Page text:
- Included in Eastons: Yes
- Included in Hitchcocks: No
- Included in Naves: Yes
- Included in Smiths: Yes
- Included in Websters: Yes
- Included in Strongs: Yes
- Included in Thayers: Yes
- Included in BDB: Yes
A wine-cup (Genesis 40:11, 21), various forms of which are found on Assyrian and Egyptian monuments. All Solomon's drinking vessels were of gold (1 Kings 10:21). The cups mentioned in the New Testament were made after Roman and Greek models, and were sometimes of gold (Revelation 17:4).
The art of divining by means of a cup was practiced in Egypt (Genesis 44:2-17), and in the East generally.
The "cup of salvation" (Psalms 116:13) is the cup of thanksgiving for the great salvation. The "cup of consolation" (Jeremiah 16:7) refers to the custom of friends sending viands and wine to console relatives in mourning (Proverbs 31:6). In 1 Corinthians 10:16, the "cup of blessing" is contrasted with the "cup of devils" (1 Corinthians 10:21). The sacramental cup is the "cup of blessing," because of blessing pronounced over it (Matthew 26:27; Luke 22:17). The "portion of the cup" (Psalms 11:6; 16:5) denotes one's condition of life, prosperous or adverse. A "cup" is also a type of sensual allurement (Jeremiah 51:7; Proverbs 23:31; Revelation 17:4). We read also of the "cup of astonishment," the "cup of trembling," and the "cup of God's wrath" (Psalms 75:8; Isaiah 51:17; Jeremiah 25:15; Lamentations 4:21; Ezekiel 23:32; Revelation 16:19; comp. Matthew 26:39, 42; John 18:11). The cup is also the symbol of death (Matthew 16:28; Mark 9:1; Hebrews 2:9).
Made of silver
Of the table of devils
1 Corinthians 10:21
The cups of the Jews, whether of metal or earthenware, were possibly borrowed, in point of shape and design, from Egypt and from the Phoenicians, who were celebrated in that branch of workmanship. Egyptian cups were of various shapes, either with handles or without them. In Solomon's time all his drinking vessels were of gold, none of silver. (1 Kings 10:21) Babylon is compared to a golden cup. (Jeremiah 51:7) The great laver, or "sea," was made with a rim like the rim of a cup (cos), with flowers of lilies," (1 Kings 7:26) a form which the Persepolitan cups resemble. The cups of the New Testament were often no doubt formed on Greek and Roman models. They were sometimes of gold. (Revelation 17:4)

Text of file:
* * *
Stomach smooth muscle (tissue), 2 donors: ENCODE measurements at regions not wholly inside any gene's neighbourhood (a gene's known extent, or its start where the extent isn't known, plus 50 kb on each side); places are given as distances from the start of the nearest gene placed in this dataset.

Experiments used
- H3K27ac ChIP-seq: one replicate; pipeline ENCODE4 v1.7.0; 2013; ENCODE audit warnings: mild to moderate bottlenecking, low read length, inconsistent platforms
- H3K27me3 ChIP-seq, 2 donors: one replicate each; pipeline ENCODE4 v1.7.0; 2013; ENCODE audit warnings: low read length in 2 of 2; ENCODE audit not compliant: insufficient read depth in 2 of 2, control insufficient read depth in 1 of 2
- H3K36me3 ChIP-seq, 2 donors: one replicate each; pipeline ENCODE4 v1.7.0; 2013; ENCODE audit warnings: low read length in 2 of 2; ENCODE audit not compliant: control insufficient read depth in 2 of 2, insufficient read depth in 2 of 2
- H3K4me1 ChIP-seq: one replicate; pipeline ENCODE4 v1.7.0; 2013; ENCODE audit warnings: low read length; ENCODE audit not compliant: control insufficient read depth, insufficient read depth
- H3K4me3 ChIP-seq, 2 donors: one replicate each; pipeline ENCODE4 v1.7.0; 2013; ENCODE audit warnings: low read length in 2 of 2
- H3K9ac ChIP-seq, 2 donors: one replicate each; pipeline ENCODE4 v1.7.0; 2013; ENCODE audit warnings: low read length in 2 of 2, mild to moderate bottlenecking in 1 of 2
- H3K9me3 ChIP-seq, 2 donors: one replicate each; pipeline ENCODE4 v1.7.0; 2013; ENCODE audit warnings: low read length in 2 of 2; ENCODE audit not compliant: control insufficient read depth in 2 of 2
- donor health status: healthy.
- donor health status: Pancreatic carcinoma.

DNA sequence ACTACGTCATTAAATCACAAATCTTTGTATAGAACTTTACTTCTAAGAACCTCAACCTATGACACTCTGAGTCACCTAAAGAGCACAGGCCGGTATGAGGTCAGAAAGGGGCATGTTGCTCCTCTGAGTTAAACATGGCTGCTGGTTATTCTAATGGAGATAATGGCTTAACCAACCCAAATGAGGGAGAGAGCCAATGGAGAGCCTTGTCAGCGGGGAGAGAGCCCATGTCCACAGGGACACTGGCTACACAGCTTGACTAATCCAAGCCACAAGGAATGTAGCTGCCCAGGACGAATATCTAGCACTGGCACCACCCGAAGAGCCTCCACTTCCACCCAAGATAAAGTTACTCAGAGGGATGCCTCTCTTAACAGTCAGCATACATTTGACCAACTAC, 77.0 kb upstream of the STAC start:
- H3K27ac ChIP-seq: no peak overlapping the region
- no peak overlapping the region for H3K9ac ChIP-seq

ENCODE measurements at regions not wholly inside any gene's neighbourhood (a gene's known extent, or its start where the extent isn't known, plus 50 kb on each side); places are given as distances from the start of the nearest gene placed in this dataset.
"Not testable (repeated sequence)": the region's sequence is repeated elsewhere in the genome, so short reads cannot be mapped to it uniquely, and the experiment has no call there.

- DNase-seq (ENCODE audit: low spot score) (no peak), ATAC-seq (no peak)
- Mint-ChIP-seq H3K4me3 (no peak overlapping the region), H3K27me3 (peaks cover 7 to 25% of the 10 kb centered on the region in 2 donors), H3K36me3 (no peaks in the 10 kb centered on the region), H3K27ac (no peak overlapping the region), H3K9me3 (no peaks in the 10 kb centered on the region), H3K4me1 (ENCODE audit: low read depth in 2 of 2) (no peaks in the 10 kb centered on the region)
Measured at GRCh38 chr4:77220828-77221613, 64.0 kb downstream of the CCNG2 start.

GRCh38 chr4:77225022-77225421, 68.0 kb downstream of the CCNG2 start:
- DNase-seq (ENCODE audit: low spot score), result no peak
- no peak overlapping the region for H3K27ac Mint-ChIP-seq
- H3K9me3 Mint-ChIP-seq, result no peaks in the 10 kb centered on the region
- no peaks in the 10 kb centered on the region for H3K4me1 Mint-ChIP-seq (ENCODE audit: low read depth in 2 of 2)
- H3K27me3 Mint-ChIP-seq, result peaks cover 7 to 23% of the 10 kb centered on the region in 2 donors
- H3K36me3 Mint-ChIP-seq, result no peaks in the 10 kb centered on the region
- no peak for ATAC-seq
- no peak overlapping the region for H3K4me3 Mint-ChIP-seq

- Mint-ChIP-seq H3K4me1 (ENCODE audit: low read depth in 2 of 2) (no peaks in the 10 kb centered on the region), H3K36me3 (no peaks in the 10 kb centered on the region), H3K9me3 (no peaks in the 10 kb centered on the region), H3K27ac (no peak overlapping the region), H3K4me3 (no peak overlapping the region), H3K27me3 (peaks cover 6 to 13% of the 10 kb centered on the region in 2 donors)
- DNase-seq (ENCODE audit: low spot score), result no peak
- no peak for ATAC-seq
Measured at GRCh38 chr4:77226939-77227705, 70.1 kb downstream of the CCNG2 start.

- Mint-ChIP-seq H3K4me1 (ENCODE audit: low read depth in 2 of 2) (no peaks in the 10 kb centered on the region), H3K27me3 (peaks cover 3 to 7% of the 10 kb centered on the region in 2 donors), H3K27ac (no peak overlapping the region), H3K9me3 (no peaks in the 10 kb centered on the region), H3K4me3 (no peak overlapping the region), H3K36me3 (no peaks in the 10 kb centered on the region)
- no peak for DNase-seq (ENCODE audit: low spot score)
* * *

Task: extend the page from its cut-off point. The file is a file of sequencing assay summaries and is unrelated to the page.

CUP, noun [Latin , a little cup ]
1. A small vessel of capacity, used commonly to drink out of. It is usually made of metal; as a silver cup; a tin cup But the name is also given to vessels of like shape used for other purposes. It is usually more deep than wide; but tea-cups and coffee-cups are often exceptions.
2. The contents of a cup; the liquor contained in a cup or that it may contain; as a cup of beer. See 1 Corinthians 11:25.
3. In a scriptural sense, sufferings and afflictions; that which is to be received or endured.
O my father, if it be possible, let this cup pass from me. Matthew 26:27.
4. Good received; blessings and favors.
My cup runneth over. Psalms 23:5.
Take the cup of salvation, that is, receive the blessings of deliverance and redemption with joy and thanksgiving.
5. Any thing hollow like a cup; as the cup of an acorn. The bell of a flower, and a calyx is called a flower-cup.
6. A glass cup or vessel used for drawing blood in scarification.
CUP and can, familiar companions; the can being the large vessel out of which the cup is filled, and thus the two being constantly associated.
CUPs, in the plural, social entertainment in drinking; merry bout.
Thence from cups to civil broils.
CUP, verb intransitive
1. In surgery, to apply a cupping-glass to procure a discharge of blood from a scarified part of the body.
2. To supply with cups.